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Interpolation with FIR filters

Started by Anshu November 22, 2005
Hi

Can anyone please explain me about Interpolation using FIR filters? I
dont understand how they can be used for interpolation.

Thanks
Anshu

in article 1132685207.779486.257470@o13g2000cwo.googlegroups.com, Anshu at
anshu.dhawan@gmail.com wrote on 11/22/2005 13:46:

> Can anyone please explain me about Interpolation using FIR filters? I > dont understand how they can be used for interpolation.
might you understand how an FIR filter could give you a frequency response that is mostly flat in magnitude and has a mostly linear phase response that represents a delay of half of the FIR length plus a little more (a fraction of a sample time) delay that can been specified in advance? once you get that, then add the concept of "polyphase" (which is just a set of FIR filters, each resulting in a different fractional sample delay) and you got interpolation to the precision of how many polyphase FIR filters in your set. to get even closer, there is the good, old-fashioned linear interpolation (between these finite polyphase filter delays). -- r b-j rbj@audioimagination.com "Imagination is more important than knowledge."
"Anshu" <anshu.dhawan@gmail.com> wrote in message 
news:1132685207.779486.257470@o13g2000cwo.googlegroups.com...
> Hi > > Can anyone please explain me about Interpolation using FIR filters? I > dont understand how they can be used for interpolation.
Anshu, Here are some examples for you to consider: Start with a set of samples: [1 2 3 4 3 2 1] Get ready to interpolate them by a factor of 2 by adding zeros where the new samples will occur: [1 0 2 0 3 0 4 0 5 0 4 0 3 0 2 0 1] Now FIR filter this sequence in a few ways: Filter 1: [1 1] Output from Filter 1: [1 1 2 2 3 3 4 4 5 5 4 4 3 3 2 2 1 1] Not a very fancy interpolation; it's just a "hold" function. Filter 2: [0.5 1.0 0.5] Output from Filter 2: [.5 1.0 1.5 2.0 2.5 3.0 3.5 4.0 4.5 5.0 4.5 4.0 3.5 3.0 2.5 2.0 1.5 1.0 0.5] This one is a little more interesting; it's a linear interpolator. Does that help? Maybe the "trick" is in the zero-stuffing step? Fred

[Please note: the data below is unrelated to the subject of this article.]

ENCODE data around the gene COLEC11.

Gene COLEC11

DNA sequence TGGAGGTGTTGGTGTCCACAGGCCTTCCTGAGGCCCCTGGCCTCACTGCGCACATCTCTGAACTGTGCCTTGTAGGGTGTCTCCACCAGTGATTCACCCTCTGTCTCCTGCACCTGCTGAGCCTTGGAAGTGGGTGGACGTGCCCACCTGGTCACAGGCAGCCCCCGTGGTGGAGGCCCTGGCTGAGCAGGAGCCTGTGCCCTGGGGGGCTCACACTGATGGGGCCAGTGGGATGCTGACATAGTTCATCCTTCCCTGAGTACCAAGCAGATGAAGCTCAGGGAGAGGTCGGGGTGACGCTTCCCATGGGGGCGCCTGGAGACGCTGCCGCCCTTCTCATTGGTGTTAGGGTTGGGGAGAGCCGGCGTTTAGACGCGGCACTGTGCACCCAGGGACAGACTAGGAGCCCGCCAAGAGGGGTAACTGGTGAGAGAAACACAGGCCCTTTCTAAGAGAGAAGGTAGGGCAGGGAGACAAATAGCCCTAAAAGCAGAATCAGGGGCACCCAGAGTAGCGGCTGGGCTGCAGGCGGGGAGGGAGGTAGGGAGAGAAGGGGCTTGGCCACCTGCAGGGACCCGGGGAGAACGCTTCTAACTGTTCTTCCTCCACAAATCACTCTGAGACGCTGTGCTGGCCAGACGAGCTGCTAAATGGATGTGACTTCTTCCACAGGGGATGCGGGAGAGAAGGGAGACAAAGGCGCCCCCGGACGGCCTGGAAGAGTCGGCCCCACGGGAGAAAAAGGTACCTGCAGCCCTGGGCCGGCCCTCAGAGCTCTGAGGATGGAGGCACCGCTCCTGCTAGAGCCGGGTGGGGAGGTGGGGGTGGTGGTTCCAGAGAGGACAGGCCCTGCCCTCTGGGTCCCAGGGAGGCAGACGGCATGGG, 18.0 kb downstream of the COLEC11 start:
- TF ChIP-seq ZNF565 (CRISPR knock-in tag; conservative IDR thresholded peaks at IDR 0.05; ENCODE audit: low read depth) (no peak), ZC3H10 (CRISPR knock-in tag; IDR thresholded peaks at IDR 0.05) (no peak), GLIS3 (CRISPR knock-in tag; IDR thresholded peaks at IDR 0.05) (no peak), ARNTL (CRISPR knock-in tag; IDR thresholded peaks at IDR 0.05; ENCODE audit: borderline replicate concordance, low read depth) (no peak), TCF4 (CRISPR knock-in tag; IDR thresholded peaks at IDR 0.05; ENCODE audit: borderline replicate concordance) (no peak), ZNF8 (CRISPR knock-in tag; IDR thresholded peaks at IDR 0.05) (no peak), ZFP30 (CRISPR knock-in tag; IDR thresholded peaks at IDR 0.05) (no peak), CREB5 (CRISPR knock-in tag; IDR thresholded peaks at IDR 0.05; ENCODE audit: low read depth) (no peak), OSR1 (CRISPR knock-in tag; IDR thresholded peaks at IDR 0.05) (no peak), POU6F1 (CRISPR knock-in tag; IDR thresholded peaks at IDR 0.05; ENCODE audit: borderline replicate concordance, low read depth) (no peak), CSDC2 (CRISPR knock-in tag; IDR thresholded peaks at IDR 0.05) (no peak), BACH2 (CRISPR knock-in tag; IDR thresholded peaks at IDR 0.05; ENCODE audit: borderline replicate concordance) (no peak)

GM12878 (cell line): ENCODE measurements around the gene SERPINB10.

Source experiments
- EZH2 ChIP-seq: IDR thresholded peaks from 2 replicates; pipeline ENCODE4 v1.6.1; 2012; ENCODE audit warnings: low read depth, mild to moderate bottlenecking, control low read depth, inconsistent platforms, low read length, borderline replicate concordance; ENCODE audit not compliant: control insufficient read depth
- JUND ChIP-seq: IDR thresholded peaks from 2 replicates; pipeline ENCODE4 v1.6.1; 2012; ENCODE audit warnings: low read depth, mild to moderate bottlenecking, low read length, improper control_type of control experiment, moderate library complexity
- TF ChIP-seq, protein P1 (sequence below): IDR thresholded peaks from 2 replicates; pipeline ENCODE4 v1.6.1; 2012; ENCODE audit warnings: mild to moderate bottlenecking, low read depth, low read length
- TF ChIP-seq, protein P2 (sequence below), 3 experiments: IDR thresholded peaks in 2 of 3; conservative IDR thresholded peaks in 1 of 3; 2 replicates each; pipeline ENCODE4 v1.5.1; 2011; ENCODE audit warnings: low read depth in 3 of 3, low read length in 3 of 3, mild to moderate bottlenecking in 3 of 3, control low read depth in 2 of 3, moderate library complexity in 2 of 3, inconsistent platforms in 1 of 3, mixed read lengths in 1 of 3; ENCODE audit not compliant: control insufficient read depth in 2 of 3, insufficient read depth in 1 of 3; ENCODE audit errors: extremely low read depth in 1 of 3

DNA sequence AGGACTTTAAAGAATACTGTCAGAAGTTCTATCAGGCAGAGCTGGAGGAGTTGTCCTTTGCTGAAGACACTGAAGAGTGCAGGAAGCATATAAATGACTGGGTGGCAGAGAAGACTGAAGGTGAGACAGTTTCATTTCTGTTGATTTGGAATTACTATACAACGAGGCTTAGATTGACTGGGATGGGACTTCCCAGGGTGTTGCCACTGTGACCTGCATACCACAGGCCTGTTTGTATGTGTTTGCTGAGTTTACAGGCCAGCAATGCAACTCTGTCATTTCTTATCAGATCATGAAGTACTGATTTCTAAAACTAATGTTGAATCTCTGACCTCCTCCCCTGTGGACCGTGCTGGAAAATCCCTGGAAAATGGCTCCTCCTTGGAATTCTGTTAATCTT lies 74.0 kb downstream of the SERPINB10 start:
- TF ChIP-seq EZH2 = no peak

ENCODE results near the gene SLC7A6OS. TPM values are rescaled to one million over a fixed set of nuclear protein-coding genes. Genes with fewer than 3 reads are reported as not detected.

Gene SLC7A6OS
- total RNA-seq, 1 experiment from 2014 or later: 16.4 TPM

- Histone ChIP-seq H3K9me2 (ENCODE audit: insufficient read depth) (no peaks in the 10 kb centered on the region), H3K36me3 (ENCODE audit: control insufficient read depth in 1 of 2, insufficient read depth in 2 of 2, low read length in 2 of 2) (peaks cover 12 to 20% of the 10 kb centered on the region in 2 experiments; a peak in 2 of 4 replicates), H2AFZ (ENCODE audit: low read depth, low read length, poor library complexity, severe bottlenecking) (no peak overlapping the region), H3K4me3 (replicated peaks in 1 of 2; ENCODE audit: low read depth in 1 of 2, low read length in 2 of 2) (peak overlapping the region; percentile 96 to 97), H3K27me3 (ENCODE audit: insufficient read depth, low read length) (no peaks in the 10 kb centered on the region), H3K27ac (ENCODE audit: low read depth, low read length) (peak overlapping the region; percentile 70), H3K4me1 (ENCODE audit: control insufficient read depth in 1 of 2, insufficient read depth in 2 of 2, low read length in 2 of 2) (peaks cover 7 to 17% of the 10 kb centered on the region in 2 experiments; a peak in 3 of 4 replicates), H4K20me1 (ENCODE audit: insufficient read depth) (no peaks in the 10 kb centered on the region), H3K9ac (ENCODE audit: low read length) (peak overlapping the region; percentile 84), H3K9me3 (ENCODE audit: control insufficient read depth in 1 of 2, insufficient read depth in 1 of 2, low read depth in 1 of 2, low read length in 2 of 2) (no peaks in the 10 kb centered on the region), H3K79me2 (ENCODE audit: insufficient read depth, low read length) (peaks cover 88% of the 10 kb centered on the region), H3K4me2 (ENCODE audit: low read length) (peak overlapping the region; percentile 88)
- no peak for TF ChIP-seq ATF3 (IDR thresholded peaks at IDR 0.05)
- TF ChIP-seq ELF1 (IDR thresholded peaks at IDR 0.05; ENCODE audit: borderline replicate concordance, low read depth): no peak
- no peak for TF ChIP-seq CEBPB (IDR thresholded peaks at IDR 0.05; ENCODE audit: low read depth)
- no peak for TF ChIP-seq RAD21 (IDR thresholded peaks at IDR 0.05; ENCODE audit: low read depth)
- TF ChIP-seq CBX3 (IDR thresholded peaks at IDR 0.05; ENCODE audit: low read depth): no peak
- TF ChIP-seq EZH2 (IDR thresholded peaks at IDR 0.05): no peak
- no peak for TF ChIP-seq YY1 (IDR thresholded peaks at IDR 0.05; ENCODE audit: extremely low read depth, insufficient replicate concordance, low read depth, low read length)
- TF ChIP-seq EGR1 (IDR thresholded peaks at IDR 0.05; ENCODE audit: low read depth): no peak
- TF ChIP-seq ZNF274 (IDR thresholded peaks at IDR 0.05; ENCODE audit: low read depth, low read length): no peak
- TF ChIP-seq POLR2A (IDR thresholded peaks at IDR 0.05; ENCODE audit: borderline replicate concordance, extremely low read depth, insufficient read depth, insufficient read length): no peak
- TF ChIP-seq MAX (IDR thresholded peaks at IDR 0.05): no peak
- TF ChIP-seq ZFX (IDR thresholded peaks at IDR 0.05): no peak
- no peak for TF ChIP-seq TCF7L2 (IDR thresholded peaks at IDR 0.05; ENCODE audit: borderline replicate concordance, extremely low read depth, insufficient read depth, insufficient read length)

hi..

I did not understand what the following statements mean...plz explain

Filter 1: [1 1]
Filter 2: [0.5 1.0 0.5]


Fred Marshall wrote:
> "Anshu" <anshu.dhawan@gmail.com> wrote in message > news:1132685207.779486.257470@o13g2000cwo.googlegroups.com... > > Hi > > > > Can anyone please explain me about Interpolation using FIR filters? I > > dont understand how they can be used for interpolation. > > Anshu, > > Here are some examples for you to consider: > > Start with a set of samples: > [1 2 3 4 3 2 1] > Get ready to interpolate them by a factor of 2 by adding zeros where the new > samples will occur: > [1 0 2 0 3 0 4 0 5 0 4 0 3 0 2 0 1] > Now FIR filter this sequence in a few ways: > Filter 1: [1 1] > Output from Filter 1: [1 1 2 2 3 3 4 4 5 5 4 4 3 3 2 2 1 1] > Not a very fancy interpolation; it's just a "hold" function. > Filter 2: [0.5 1.0 0.5] > Output from Filter 2: [.5 1.0 1.5 2.0 2.5 3.0 3.5 4.0 4.5 5.0 4.5 4.0 3.5 > 3.0 2.5 2.0 1.5 1.0 0.5] > This one is a little more interesting; it's a linear interpolator. > > Does that help? Maybe the "trick" is in the zero-stuffing step? > > Fred
"saras" <saras_rajgiri@yahoo.co.in> wrote in message 
news:1132723963.277636.115240@o13g2000cwo.googlegroups.com...
> hi.. > > I did not understand what the following statements mean...plz explain > > Filter 1: [1 1] > Filter 2: [0.5 1.0 0.5]
These are the unit sample responses of two filters. Said another way, Filter 1 has an output y(kT)=1.0*x(kT) + 1.0*x(k-1)T Filter 2 has an ouput y(kT)=0.5*x(kT) + 1.0*x(k-1)T + 0.5*x(k-2)T Said another way, The sequences given for the Filters are their coefficients. Fred